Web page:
Where do we come from? Why are we here? What’s right? What’s wrong? Who am I at the core? Do I have an enduring identity? And where are we going? Questions like that in the story of man we essentially have to take a leap in the dark, and it may be a leap in the dark toward eroticism, trying to answer those questions through just kind of giving yourself to what you crave. It may be a leap in the dark towards mysticism or toward naturalism or scientism. But any attempt to answer the big questions independent of any revelation only through human investigation is essentially a leap in the dark. Let me just give you one example, one quick example. When scientists like Hoyle and Hawking try to figure out the astronomical odds that functional proteins necessary for life should emerge, appear in our universe, they come up with really big numbers. One with 40,000 zeros after it – the chances that functional proteins would emerge in our universe. So many of them have proposed alternate theories like the panspermia theory that Hawking came up with which basically argues that these microscopic spores traveled from other universes on space dust or comets or possibly alien vessels, and they arrived in our universe, and that’s where we got life.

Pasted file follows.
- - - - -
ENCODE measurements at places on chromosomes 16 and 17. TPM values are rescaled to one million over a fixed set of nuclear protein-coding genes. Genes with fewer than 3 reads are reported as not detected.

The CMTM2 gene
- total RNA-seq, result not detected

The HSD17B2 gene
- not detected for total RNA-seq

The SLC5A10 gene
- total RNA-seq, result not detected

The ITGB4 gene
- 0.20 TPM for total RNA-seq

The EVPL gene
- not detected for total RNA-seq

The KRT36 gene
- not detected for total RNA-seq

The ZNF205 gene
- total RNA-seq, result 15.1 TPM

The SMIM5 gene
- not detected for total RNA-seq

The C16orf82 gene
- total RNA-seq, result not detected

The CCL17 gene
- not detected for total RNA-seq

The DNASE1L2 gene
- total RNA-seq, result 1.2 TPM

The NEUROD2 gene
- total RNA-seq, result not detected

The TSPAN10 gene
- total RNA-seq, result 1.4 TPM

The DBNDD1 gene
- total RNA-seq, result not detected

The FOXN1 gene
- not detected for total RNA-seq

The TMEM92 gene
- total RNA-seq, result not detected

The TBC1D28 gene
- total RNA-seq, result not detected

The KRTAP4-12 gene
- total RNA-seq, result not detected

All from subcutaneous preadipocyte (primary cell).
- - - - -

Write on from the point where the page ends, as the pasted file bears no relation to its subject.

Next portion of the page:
But as you can imagine that is an interesting theory. But it doesn’t even answer the question, where did it originate from? Because it’s merely kicking the can down the road a bit to another universe. Where did it come from? And met that kind of thinking has led even many of the great scientists like Francis Crick the physicist molecular biologist who discovered the structure of the DNA to conclude this. An honest man armed with all the knowledge available to us can only state that in some sense the origin of life appears at the moment to be almost a miracle. And I love that. We’ll go that far.